The inclusion of a large number of case presentations in ISACON (22.3%) may also contribute to the lower publication rate. To publish case reports is currently difficult, with most international journals having uniformly stepped down the space dedicated to case reports. This is because case reports are now relegated to the lowest class of evidence-based research and also affect the journal’s impact factor adversely. Although there are certain journals devoted to publishing case reports such as the “Journal of Case Reports,” these are internet-based, open-access journals demanding a high publishing fees. Stringent conditions on presentation of case reports in ISACON need to be applied, and only a limited percentage of total presentations should be allocated to them. Case reports that can convey novel management techniques or descriptions need to be considered. Those with a beneficial outcome by applying previously described approaches in uncommon diseases should be specially desisted from.
Other suggestions to increase publication rate from ISACON include introduction of formal training in research methodology and bioethics, as well as scientific paper writing during graduate and post-graduate courses. Faculty members can be allocated structured time for research distinct from academic, clinical, and administrative responsibilities. Better infrastructure or support for research such as free access to journals and secretarial assistance should also be made available. Some of these are affirmative steps that can even be taken at departmental level without necessitating institutional policy decisions, making them feasible and sustainable. To augment the publication of research, ultimately, the will and efforts are to originate from all concerned including the authors.
From among the published articles, 26% from ISACON and 0.07% of ASA were published prior to the presentation. These could be presentations that were submitted for consideration for publication at the time of the conference, or those already published, the latter being highly undesirable.
A significantly lower percentage of abstracts from ISACON were complete with regard to aim, statistical tests, quantitative results, and conclusions as compared with ASA meeting [Table 1]. Besides this quantitatively higher percentage of ISACON abstracts being incomplete, there are certain qualitative differences. There were a high number of abstracts from ISACON that lacked quantitative results, i.e., 177 of the 270 original research as compared with ASA meeting (2/363 original research). This may be because these studies may not have been completed by the time of submission for presentation. The ASA website includes the precondition of providing quantitative results and conclusions and puts a word limit for each specified section, whereas the guidelines in the ISACON website are less rigorous. It is also worrisome that two abstracts from ISACON were accepted despite lack of aims or methods [Table 1]. These are components of research without which abstracts should not be admitted for presentation. These findings suggest the need for a more rigorous peer review of the abstracts submitted to ISACON for potential presentation. A standardized protocol for screening and selection of abstracts needs to be put in place, that may help reduce any subjective bias on part of the reviewers. Like certain other conferences, submission of a nonrefundable nominal fee may also help improve the quality of research being submitted to ISACON.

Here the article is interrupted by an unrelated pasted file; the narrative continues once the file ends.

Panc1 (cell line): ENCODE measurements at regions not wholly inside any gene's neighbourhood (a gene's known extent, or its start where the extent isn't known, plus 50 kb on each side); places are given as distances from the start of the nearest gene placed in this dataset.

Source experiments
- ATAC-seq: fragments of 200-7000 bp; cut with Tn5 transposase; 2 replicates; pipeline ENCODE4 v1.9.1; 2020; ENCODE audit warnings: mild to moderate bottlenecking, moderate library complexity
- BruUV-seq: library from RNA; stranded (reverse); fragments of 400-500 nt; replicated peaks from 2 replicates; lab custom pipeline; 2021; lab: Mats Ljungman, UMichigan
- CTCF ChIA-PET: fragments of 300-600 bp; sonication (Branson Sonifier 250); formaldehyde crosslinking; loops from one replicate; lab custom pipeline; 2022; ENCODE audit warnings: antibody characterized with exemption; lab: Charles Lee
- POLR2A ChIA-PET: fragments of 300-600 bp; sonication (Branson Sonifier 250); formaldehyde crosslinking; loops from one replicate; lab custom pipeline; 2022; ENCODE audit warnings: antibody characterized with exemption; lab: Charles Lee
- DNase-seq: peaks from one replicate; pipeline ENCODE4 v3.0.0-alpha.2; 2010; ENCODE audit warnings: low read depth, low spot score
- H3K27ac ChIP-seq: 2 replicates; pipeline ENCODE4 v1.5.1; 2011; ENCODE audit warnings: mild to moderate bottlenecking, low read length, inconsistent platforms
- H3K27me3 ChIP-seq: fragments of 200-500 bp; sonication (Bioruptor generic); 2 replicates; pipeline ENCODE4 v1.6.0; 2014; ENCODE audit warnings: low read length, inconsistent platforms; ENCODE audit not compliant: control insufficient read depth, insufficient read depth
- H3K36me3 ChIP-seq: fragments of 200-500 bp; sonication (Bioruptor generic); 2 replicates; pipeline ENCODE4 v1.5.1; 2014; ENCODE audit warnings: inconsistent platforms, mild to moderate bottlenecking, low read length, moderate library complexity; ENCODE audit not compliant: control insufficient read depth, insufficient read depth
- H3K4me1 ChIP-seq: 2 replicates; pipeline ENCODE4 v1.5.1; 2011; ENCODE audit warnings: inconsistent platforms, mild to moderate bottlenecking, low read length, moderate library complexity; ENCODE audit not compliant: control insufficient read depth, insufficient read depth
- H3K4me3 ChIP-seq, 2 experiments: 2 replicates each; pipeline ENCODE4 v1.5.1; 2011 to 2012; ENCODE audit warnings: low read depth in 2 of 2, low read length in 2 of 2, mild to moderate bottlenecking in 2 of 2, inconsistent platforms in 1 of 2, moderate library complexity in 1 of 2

A similar percentage of full-text publications from both conferences had changes made in comparison to components of the original abstract. This signifies that presentation indeed leads to constructive discussion of the research. The commonest change between full-text publication and its abstract from conference proceedings was in the authorship, with an increase in authors ranging from 1 to 9 in ISACON and 1 to 8 in ASA meeting publications. Change in authorship between presentation and publication may be due to the inclusion of an additional author if there is further analysis of data involving another investigator, or removal of an author if their involvement in manuscript preparation is below standards set for authorship by peer-reviewed journals. The practice of ‘honorary’ or ‘gift’ authorship that is prevalent may also explain the change in number or order of authorship.[13]
The limitations of our study include the possibility of some articles still pending for publication, missing articles published in journals not either in Google Scholar or PubMed, and typographical errors in the proceedings of ISACON or ASA meeting, which may have lead to the article being unavailable on search. Also, since the computerized search for full-text articles was carried out manually the chances of human error cannot be ruled out.
To conclude, the publication rate from ISACON (5%) is lower than that from ASA meeting (22%). Abstracts submitted to ISACON lack completeness with respect to central aspects of research such as mentioning of methods, statistical methods, quantitative results, and conclusions; necessitating more rigourous guidelines and review prior to their acceptance. Augmenting this quality check will also help to increase the publication rate eventually. Lastly, changes are common in published full-text manuscripts as compared with their presented abstracts, implying that the presentation of research at conferences such as ISACON helps in its improvement and augments publication.
Footnotes
Source of Support: Nil
Conflict of Interest: None declared.